Old Facebook no longer an option
With a few weeks under their belts, freshmen have become comfortable with the location of their classes and have gotten a good feel for how much homework their professors will give. But as they log onto cyberspace, many IU students will find one more thing they will have to get used to – the new Facebook.
Facebook, a popular social networking Web site, started to switch over to its new format this weekend. The new format has been optional for the last few months, but is now starting to become a permanent change for all users.
The new format does not add or take away any functions but is organized and navigated differently.
Mark Slee, product manager for the new Facebook, is excited about the change and thinks the new format will benefit the Facebook community.
“We set out to make Facebook simpler, cleaner, more relevant and easier to control,” he said in a recent post on his blog, known as The Facebook Blog. “We believe we’ve gotten to the best Facebook yet.”
Slee was contacted for further comment via e-mail but did not respond by press time.
With Facebook’s growing popularity, numerous users have let their opinions on the new format be known. Facebook is riddled with groups speaking out both in support and in complaint of the new Facebook.
The vast majority of groups are made up of users who have a problem with the new format. Amongst these groups are “1,000,000 AGAINST THE NEW FACEBOOK LAYOUT!” which includes more than 1.6 million members and “Petition Against the New Facebook,” which features more than 1.2 million members.
“I absolutely despise it,” said sophomore Shawn Walter. “I don’t like change. I’m set in my ways on Facebook.”
He said his familiarity with the old Facebook layout was his favorite part of it.
“I knew where everything was without having to relearn it,” he said.
Still, a few others believe the new Facebook is a good change of pace.
Groups such as “I Kind of Like the New Facebook!,” which features more than 3,000 users, offer a counter argument against the criticisms of the new Facebook.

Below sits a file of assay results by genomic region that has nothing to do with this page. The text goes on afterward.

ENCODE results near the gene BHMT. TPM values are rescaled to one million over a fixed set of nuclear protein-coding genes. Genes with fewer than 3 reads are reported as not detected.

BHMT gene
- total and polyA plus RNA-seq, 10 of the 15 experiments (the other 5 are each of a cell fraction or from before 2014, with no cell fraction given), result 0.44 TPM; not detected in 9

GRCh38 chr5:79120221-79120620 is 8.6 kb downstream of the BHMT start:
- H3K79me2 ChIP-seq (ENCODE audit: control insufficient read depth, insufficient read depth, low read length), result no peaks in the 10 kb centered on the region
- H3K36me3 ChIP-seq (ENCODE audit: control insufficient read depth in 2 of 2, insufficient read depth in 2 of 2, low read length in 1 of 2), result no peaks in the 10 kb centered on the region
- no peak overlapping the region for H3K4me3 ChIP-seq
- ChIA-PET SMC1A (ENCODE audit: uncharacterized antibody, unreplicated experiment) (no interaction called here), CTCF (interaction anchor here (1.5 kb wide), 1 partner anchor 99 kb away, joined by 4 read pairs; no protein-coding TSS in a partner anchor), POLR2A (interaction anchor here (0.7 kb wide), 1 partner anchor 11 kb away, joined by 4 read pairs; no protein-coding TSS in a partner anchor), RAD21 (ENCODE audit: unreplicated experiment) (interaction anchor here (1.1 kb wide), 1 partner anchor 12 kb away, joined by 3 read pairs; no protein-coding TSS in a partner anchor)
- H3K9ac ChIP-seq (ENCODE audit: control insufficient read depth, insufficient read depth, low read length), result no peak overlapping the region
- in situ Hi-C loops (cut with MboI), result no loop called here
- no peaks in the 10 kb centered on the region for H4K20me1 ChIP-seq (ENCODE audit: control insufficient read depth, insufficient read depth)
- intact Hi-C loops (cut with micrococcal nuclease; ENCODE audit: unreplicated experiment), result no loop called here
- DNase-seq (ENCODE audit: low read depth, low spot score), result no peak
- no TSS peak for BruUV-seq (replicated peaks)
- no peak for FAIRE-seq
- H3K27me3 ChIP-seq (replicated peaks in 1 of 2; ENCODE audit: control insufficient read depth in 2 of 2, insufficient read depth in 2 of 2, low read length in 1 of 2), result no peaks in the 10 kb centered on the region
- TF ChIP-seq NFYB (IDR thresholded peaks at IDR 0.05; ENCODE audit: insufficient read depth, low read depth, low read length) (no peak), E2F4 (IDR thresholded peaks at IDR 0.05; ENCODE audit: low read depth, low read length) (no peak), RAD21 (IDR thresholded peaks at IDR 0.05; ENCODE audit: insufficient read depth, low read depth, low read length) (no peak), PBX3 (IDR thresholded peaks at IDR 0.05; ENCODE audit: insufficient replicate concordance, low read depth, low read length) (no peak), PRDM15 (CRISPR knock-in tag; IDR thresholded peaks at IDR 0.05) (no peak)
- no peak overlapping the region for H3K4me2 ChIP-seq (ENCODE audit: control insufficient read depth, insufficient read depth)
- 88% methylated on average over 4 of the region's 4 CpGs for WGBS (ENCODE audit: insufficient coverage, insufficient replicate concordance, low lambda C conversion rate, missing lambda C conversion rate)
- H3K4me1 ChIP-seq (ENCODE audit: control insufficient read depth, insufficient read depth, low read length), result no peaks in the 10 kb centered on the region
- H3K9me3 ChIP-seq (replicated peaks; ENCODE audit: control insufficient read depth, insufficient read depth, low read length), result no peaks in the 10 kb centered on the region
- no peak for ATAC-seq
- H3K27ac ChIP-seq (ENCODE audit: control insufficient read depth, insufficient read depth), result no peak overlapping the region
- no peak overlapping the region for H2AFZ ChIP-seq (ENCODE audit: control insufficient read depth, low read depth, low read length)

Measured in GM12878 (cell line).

Senior Kemmie Mitzell said she doesn’t like having to get acquainted with the new Facebook, but she does enjoy some of the new features it offers.
“It can be an inconvenience to suddenly log on and see that everything has been rearranged,” she said. “But at the same time I use it so much and I depend on it so much for keeping up with friends and family members that I end up just teaching myself to use it all over again.”
Though the new layout is different, Mitzell feels its more convenient to navigate.
“One thing I like about the new format is that they compacted the profile of a person into three and four different tabs so that you aren’t overwhelmed with so much information in one window,” she said. “If you’re looking for something specific, you can easily get there.”
Mitzell said she can’t think of anything specific she doesn’t like about the layout.
“It’s more just the fact that it is constantly getting changed and they don’t stick with the single format,” she said.
The change has led a few students to look for new social networks, but the vast majority of users said they will deal with the new Facebook.
“I’m sure I’ll get used to it, but I don’t want to relearn it all,” Walter said.
Slee said in his blog he realizes the new format will take some getting used to for Facebook users.
“The new design is different, and we understand that some people will be uncomfortable with the changes,” Slee wrote in his blog. “But over time we think people will appreciate the advantages of the new design and the new features it offers.”
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